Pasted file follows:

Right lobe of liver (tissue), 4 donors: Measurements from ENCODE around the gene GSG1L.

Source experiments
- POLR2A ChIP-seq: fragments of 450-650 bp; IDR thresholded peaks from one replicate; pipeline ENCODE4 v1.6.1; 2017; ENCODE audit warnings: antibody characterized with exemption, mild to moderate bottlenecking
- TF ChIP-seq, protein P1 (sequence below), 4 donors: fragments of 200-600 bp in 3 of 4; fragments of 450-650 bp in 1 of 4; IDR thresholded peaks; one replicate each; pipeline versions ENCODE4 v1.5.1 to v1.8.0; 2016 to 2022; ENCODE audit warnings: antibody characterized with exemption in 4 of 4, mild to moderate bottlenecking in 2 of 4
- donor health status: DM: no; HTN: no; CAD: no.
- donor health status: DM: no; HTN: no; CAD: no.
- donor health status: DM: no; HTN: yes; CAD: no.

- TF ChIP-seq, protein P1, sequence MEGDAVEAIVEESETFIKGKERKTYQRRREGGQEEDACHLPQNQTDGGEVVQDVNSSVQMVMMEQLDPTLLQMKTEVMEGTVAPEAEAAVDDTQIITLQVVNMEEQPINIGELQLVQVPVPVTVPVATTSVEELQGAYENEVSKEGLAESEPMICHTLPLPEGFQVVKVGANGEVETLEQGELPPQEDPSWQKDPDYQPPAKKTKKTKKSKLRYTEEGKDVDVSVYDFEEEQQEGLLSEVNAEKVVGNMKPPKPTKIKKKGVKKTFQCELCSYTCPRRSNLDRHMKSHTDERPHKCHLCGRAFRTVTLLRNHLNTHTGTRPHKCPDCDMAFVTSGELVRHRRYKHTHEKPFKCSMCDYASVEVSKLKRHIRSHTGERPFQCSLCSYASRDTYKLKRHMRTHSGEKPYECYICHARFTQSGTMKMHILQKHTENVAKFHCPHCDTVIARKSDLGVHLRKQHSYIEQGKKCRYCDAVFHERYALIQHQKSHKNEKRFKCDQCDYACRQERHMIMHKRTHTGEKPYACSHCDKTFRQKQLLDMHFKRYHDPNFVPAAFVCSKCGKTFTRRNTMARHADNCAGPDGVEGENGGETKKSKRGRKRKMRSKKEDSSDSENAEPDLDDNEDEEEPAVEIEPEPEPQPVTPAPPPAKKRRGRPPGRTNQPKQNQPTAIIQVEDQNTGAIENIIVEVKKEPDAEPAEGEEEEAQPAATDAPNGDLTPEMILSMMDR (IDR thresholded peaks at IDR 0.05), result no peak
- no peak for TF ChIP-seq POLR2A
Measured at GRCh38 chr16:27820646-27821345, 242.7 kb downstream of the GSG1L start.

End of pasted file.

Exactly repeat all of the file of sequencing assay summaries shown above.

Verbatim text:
Right lobe of liver (tissue), 4 donors: Measurements from ENCODE around the gene GSG1L.

Source experiments
- POLR2A ChIP-seq: fragments of 450-650 bp; IDR thresholded peaks from one replicate; pipeline ENCODE4 v1.6.1; 2017; ENCODE audit warnings: antibody characterized with exemption, mild to moderate bottlenecking
- TF ChIP-seq, protein P1 (sequence below), 4 donors: fragments of 200-600 bp in 3 of 4; fragments of 450-650 bp in 1 of 4; IDR thresholded peaks; one replicate each; pipeline versions ENCODE4 v1.5.1 to v1.8.0; 2016 to 2022; ENCODE audit warnings: antibody characterized with exemption in 4 of 4, mild to moderate bottlenecking in 2 of 4
- donor health status: DM: no; HTN: no; CAD: no.
- donor health status: DM: no; HTN: no; CAD: no.
- donor health status: DM: no; HTN: yes; CAD: no.

- TF ChIP-seq, protein P1, sequence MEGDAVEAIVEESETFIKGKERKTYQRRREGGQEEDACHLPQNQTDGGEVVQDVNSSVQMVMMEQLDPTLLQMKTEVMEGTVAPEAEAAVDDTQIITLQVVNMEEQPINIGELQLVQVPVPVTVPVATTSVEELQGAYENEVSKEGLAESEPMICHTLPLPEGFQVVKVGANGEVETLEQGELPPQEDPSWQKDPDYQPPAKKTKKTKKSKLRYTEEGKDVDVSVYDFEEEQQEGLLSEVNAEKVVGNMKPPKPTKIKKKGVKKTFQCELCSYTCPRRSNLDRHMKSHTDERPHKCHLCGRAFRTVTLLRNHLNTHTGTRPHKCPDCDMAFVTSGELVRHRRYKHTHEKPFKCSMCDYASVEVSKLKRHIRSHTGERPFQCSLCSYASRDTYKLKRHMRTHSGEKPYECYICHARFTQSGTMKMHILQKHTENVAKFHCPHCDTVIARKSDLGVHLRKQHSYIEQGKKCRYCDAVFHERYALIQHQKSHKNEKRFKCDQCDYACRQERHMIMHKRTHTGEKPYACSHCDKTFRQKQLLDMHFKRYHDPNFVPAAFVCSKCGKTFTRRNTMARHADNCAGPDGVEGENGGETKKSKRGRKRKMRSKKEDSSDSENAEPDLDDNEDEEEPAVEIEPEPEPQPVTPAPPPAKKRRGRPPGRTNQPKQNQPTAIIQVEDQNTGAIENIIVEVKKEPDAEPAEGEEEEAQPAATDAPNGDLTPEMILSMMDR (IDR thresholded peaks at IDR 0.05), result no peak
- no peak for TF ChIP-seq POLR2A
Measured at GRCh38 chr16:27820646-27821345, 242.7 kb downstream of the GSG1L start.